A total of 10 Birmingham schools were included on the list of failing schools presented in June 2013 by the Alabama Department of Education. Parents with students attending those schools were given an option under the Accountability Act to transfer their children to other non-failing schools in the district; enroll their children in private schools and receive a $3,500 tax credit; or seek to enroll their children in non-failing schools in neighboring school systems.
Each of the options falls short in remedying the problems that cause schools to fail, while two of the options bring a loss of funds for school systems at a time when we can not afford to reduce the dollars spent on public education in urban and rural settings.
The Alabama Accountability Act, passed by a Republican-controlled Alabama Legislature in 2013, harms instead of helps a large number of students whose opportunity for success rests with the educational preparation they receive in public elementary, middle and high schools.
Consider these facts:
All of the 78 failing schools in the State of Alabama are located within high poverty or rural communities, where 94 percent of the students receive free or subsidized lunch.
In Birmingham, 62 students transferred within the system to non-failing schools, and only two students transferred to private schools, granting their parents the opportunity to take advantage of a $3,500 tax break for tuition.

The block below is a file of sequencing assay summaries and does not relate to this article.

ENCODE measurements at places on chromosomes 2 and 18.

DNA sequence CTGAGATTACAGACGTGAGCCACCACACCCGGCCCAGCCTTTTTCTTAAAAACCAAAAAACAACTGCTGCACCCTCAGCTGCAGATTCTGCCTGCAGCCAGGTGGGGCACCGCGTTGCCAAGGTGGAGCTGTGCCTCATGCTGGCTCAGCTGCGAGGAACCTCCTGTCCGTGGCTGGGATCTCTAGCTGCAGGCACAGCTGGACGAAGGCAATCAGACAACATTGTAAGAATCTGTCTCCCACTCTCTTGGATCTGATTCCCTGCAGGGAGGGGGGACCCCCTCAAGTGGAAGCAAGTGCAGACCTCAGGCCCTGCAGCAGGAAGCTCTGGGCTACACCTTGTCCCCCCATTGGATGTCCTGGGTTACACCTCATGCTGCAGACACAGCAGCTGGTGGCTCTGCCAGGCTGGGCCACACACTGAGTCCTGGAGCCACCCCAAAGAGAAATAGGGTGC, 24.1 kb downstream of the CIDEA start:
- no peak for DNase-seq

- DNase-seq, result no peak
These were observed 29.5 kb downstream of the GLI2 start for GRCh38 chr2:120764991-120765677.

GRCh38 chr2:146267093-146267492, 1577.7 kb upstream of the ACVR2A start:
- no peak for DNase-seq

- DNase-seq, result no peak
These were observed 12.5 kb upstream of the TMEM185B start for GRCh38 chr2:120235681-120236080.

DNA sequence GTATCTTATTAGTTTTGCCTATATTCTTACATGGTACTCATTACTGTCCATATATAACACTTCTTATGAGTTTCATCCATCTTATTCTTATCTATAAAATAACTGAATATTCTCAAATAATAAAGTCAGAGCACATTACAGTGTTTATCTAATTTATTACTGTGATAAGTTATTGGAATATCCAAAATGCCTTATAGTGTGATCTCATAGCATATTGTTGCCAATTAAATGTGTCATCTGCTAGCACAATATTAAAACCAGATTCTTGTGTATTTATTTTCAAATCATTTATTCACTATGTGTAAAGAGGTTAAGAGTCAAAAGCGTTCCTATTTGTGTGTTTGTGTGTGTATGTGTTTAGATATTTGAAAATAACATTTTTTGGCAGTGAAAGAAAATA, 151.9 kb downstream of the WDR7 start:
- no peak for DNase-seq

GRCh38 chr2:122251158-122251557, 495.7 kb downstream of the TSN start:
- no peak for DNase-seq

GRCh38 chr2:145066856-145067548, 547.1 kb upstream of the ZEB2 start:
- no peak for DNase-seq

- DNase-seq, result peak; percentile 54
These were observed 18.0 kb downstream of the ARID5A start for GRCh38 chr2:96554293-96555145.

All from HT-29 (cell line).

But, more than 3,000 Birmingham students, and thousands more throughout the state are enrolled in schools dubbed failing.
We must support the enhancement of public education in this state, but we should do so by developing initiatives that lift the masses instead of rewarding a few while destroying others.
We must call on the Alabama Legislature to take another look at the Accountability Act, and focus on what’s best for all of our children. We must encourage educational accountability that builds success by strengthening our local schools instead of removing the funds they need to survive and thrive.
Birmingham City Councilor Steven Hoyt